When many people set out to exercise, they do so with the primary goal of losing fat mass. There is much advice floating around about how to optimize or maximize fat loss during exercise; one of the most commonly touted is that of the fat burning zone. Essentially, it is suggested that when performing aerobic exercise (walking, jogging, swimming, etc.) one should work at a fairly low intensity – the fat burning zone – to augment fat oxidation and thus fat loss (pictured above). The fat burning zone target exercise intensity varies from source to source but is approximately 50-60% of your maximal heart rate (maximal heart rate calculated simply as 220 – your age [with plenty room for error]).
misunderstanding of absolute (total) versus relative (proportional)
values. One of the best ways I have found to explain this concept when I
lecture is to use a car analogy. I ask the following question: When
comparing 2 vehicles, a Honda S2000 and a Mustang GT, which is more
‘powerful’? Some background info is needed here – the Honda S2000 has a
2.2 litre engine and produces a total of 237 horsepower (hp) while the
Mustang GT has a 4.6 litre engine and produces 300 hp. To the above
question, most students will simply (and correctly) answer that the
Mustang GT is the more ‘powerful’ car as it generates more hp (300 vs.
237) – thus the Mustang is in an absolute sense more powerful. On the
other hand, the Honda generates more hp PER litre (107hp/L vs 37.5hp/L) -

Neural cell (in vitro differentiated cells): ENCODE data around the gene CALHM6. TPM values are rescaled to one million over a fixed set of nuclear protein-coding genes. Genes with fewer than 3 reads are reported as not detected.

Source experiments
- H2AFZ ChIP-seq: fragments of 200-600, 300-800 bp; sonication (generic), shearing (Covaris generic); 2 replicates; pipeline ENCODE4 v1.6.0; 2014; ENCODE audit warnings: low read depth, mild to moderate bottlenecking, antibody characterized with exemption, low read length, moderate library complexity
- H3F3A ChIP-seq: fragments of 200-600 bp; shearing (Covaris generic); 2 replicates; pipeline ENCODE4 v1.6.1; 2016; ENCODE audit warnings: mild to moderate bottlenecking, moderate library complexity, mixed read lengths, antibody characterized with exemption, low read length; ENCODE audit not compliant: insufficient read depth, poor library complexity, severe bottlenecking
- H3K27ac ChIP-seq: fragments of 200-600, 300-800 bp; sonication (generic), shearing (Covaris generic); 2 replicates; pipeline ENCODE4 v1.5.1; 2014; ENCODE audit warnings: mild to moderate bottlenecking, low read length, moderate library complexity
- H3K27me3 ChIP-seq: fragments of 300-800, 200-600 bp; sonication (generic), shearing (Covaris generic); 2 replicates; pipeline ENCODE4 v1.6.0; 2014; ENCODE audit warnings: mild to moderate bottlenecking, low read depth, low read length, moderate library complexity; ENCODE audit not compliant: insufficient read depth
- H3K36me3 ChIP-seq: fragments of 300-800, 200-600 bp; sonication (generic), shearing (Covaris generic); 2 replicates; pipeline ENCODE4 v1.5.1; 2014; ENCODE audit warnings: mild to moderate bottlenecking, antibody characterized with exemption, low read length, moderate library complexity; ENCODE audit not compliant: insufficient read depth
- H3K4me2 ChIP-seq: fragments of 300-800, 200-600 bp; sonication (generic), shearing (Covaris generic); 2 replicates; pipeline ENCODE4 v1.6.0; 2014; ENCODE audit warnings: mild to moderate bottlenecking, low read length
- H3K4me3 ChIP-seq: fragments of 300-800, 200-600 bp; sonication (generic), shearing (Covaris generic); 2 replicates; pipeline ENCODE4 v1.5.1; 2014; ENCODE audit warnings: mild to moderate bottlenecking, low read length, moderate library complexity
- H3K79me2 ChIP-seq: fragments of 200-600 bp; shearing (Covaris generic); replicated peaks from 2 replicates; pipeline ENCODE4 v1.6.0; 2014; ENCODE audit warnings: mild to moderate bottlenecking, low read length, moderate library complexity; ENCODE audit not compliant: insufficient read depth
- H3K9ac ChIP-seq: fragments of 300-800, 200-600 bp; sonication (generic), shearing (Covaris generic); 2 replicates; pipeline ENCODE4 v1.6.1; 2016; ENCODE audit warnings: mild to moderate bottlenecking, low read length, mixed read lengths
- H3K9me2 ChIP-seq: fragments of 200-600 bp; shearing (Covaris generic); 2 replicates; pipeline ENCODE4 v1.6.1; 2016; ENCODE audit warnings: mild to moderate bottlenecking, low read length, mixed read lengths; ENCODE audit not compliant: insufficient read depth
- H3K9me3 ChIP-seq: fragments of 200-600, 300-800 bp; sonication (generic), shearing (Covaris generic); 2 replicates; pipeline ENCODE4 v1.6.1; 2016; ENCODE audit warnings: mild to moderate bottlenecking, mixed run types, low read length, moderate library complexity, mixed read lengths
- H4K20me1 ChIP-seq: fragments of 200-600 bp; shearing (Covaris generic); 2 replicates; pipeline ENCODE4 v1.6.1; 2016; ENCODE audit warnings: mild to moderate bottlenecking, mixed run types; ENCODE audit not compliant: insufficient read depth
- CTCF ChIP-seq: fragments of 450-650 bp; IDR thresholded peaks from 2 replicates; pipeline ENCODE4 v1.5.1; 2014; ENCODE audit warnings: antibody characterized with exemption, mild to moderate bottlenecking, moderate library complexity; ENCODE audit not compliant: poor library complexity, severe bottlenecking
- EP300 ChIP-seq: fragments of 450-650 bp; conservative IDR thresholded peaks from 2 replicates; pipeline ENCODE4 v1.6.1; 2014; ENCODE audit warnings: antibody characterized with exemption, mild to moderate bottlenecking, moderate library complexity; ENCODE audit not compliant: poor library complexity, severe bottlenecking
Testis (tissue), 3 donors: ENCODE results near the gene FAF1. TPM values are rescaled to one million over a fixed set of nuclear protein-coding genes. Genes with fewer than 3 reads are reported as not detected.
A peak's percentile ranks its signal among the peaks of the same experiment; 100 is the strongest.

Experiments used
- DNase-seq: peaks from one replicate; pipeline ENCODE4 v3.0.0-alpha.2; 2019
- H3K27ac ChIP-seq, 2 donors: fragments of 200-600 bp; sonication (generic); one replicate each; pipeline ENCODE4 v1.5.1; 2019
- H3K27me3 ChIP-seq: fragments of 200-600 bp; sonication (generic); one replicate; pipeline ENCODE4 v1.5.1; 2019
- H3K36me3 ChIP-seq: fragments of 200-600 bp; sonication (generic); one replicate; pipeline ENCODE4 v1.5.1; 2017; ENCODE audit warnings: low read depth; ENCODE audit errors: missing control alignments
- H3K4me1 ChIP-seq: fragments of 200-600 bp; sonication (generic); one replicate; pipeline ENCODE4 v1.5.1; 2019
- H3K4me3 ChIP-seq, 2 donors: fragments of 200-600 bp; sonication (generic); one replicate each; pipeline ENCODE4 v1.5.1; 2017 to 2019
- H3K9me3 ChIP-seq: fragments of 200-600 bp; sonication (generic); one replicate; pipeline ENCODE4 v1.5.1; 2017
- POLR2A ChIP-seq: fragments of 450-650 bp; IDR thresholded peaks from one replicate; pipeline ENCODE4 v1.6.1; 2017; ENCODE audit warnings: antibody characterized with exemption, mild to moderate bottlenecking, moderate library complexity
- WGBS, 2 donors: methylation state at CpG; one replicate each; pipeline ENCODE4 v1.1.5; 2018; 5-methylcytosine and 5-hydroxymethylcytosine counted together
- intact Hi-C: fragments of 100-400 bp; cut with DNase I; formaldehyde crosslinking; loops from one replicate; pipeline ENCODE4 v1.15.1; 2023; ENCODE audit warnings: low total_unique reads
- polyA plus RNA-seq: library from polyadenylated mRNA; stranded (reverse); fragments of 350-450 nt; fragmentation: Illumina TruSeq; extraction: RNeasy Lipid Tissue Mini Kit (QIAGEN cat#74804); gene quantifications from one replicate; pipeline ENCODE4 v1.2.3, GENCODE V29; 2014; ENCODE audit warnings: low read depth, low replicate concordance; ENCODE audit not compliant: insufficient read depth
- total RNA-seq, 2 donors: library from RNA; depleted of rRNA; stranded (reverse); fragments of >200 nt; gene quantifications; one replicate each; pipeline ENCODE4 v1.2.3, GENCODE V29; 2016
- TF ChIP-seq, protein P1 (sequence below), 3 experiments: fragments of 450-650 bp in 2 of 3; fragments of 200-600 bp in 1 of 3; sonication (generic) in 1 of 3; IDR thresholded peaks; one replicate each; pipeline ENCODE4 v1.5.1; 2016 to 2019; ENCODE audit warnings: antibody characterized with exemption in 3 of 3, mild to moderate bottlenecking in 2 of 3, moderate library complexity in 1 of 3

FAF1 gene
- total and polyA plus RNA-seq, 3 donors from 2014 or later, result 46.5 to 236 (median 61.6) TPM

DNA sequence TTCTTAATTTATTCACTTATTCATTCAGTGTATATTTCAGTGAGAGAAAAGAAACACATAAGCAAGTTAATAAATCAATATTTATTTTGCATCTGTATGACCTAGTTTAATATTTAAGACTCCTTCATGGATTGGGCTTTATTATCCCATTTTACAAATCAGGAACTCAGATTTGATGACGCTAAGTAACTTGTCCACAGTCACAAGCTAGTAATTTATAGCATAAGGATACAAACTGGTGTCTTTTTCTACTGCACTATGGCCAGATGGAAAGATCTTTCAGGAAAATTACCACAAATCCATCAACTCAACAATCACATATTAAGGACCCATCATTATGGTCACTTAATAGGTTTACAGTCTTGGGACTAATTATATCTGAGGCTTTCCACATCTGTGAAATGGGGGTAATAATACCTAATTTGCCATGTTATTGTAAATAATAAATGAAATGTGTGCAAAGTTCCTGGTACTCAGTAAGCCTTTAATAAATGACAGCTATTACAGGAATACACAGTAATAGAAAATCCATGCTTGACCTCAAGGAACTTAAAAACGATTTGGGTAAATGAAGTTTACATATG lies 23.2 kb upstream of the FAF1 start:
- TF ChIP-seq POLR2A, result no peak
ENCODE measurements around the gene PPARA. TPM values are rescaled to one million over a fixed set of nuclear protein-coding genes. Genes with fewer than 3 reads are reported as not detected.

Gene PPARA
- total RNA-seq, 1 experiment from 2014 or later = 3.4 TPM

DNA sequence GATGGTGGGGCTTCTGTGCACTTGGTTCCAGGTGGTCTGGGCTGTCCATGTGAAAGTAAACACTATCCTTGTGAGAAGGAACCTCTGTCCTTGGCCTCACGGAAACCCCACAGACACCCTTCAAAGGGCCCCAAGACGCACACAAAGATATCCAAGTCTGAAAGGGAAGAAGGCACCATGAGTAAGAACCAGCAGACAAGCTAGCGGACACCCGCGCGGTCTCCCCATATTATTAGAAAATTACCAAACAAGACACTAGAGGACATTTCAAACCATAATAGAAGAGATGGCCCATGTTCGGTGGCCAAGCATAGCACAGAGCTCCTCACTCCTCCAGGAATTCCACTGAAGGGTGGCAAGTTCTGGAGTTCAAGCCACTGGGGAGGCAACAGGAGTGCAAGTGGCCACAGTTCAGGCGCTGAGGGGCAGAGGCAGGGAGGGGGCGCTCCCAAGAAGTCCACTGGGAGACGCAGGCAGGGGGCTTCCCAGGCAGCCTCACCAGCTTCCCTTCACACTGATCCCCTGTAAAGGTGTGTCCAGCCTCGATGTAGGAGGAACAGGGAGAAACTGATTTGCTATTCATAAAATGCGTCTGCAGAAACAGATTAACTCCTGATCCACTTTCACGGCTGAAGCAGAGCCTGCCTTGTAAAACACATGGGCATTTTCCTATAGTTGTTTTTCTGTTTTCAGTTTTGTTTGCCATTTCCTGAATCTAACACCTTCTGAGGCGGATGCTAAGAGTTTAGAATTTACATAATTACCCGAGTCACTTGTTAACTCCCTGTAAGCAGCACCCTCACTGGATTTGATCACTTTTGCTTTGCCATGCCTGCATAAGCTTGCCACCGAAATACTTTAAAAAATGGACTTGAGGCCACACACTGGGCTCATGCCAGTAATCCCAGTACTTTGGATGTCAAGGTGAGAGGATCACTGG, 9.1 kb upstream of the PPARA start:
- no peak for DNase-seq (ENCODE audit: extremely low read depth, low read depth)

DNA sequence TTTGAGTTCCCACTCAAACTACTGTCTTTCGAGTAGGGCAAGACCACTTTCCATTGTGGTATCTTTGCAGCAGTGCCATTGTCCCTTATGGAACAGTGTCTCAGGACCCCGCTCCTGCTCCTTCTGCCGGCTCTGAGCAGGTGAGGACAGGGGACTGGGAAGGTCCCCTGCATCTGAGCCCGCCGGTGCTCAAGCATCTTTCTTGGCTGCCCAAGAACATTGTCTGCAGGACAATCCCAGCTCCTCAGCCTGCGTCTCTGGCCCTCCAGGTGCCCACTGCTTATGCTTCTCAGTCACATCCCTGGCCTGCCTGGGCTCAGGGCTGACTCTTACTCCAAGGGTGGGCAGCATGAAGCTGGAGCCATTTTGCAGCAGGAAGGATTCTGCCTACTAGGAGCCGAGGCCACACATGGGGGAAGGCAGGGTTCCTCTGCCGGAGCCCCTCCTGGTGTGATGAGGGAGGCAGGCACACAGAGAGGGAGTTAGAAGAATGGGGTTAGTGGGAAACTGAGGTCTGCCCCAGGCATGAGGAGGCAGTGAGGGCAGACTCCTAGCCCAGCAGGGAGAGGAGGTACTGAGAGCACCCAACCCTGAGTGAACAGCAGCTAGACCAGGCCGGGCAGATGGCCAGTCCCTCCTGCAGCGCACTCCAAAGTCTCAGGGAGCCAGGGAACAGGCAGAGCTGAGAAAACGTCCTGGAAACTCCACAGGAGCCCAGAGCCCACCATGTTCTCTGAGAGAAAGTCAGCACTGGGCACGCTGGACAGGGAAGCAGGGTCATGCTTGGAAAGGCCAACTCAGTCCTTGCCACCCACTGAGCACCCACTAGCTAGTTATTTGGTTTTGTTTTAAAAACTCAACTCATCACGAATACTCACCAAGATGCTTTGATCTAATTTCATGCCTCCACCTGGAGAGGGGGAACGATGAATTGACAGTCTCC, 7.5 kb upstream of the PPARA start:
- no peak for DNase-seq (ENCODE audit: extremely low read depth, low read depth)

hence, it is more ‘powerful’ in a relative sense.
intensities of aerobic exercise. It is absolutely true that in a
relative sense, the lower the exercise intensity the greater the
reliance on fat as a substrate for energy. As the exercise intensity
increases, the relative proportion of fat oxidation decreases while that
of carbohydrate increases. However, the value of interest to anyone
attempting to maximize fat loss is not what percentage of energy comes
from fat during the exercise (relative), but how much fat is oxidized
(absolute). This is where the fat burning zone breaks down.
illustrates this point. While exercising at 60% of maximal heart rate
(fat burning zone) the proportional use of fat is highest (63% – white
numbers inside each red bar) while the absolute number of calories of
fat burned is actually lower than that achieved at higher intensities
(70, 75, and 80%) – much like comparing the Honda to the Mustang. In
fact, although while exercising at 80% of maximal heart rate the
relative use of fat is much lower (33% vs 63%) the absolute amount of
fat burned is still greater (by approximately 10 calories).
intensities for 30 minutes. Values inside each red bar indicate the
relative proportion of fat to total energy expenditure. Circled in green
is the intensity most commonly referred to as the ‘fat burning zone’.
Another reason the fat burning zone is inaccurate is because during
more intense exercise TOTAL CALORIC expenditure is much higher. Since
the body can for the most part inter-convert one macronutrient to
another (only exception being fat – carbohydrate conversion), a calorie
is a calorie regardless of the source (fat, carbohydrate, protein).
Thus, total caloric expenditure must be the focus if fat loss is the end
duration – you can walk for hours but sprint for mere seconds before
collapsing. Hence, each individual must adjust both variables to
maximize caloric expenditure – if you can jog rather than walk, your
workout can be half the duration to expend the same amount of calories.